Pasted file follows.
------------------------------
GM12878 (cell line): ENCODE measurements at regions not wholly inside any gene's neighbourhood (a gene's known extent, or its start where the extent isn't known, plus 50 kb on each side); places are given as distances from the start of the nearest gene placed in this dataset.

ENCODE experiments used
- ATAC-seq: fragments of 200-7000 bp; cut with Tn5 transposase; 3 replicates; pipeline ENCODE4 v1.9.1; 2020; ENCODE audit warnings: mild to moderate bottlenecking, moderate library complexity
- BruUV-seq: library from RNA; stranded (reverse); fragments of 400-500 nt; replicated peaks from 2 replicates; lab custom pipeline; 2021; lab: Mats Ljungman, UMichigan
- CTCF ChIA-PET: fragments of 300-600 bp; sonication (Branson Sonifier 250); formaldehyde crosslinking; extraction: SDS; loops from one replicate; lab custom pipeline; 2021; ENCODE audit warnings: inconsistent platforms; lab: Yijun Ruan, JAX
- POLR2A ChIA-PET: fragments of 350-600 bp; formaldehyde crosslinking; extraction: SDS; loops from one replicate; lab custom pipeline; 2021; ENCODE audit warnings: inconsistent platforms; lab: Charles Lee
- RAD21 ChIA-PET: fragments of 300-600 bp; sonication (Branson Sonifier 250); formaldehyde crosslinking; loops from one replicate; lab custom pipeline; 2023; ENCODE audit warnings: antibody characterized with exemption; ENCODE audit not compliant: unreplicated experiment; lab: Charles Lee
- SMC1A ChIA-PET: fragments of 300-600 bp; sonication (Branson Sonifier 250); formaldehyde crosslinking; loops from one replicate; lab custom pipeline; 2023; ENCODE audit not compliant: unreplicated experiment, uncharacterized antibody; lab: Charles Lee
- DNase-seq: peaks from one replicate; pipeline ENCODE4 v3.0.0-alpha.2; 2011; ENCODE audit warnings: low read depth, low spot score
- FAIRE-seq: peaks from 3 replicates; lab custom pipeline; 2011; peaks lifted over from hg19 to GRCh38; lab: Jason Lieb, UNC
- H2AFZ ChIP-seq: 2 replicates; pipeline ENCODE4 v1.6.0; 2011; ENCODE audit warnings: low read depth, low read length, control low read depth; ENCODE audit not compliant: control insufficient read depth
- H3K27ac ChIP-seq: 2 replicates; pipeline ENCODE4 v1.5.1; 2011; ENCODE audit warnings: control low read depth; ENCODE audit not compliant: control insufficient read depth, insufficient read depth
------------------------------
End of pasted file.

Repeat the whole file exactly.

GM12878 (cell line): ENCODE measurements at regions not wholly inside any gene's neighbourhood (a gene's known extent, or its start where the extent isn't known, plus 50 kb on each side); places are given as distances from the start of the nearest gene placed in this dataset.

ENCODE experiments used
- ATAC-seq: fragments of 200-7000 bp; cut with Tn5 transposase; 3 replicates; pipeline ENCODE4 v1.9.1; 2020; ENCODE audit warnings: mild to moderate bottlenecking, moderate library complexity
- BruUV-seq: library from RNA; stranded (reverse); fragments of 400-500 nt; replicated peaks from 2 replicates; lab custom pipeline; 2021; lab: Mats Ljungman, UMichigan
- CTCF ChIA-PET: fragments of 300-600 bp; sonication (Branson Sonifier 250); formaldehyde crosslinking; extraction: SDS; loops from one replicate; lab custom pipeline; 2021; ENCODE audit warnings: inconsistent platforms; lab: Yijun Ruan, JAX
- POLR2A ChIA-PET: fragments of 350-600 bp; formaldehyde crosslinking; extraction: SDS; loops from one replicate; lab custom pipeline; 2021; ENCODE audit warnings: inconsistent platforms; lab: Charles Lee
- RAD21 ChIA-PET: fragments of 300-600 bp; sonication (Branson Sonifier 250); formaldehyde crosslinking; loops from one replicate; lab custom pipeline; 2023; ENCODE audit warnings: antibody characterized with exemption; ENCODE audit not compliant: unreplicated experiment; lab: Charles Lee
- SMC1A ChIA-PET: fragments of 300-600 bp; sonication (Branson Sonifier 250); formaldehyde crosslinking; loops from one replicate; lab custom pipeline; 2023; ENCODE audit not compliant: unreplicated experiment, uncharacterized antibody; lab: Charles Lee
- DNase-seq: peaks from one replicate; pipeline ENCODE4 v3.0.0-alpha.2; 2011; ENCODE audit warnings: low read depth, low spot score
- FAIRE-seq: peaks from 3 replicates; lab custom pipeline; 2011; peaks lifted over from hg19 to GRCh38; lab: Jason Lieb, UNC
- H2AFZ ChIP-seq: 2 replicates; pipeline ENCODE4 v1.6.0; 2011; ENCODE audit warnings: low read depth, low read length, control low read depth; ENCODE audit not compliant: control insufficient read depth
- H3K27ac ChIP-seq: 2 replicates; pipeline ENCODE4 v1.5.1; 2011; ENCODE audit warnings: control low read depth; ENCODE audit not compliant: control insufficient read depth, insufficient read depth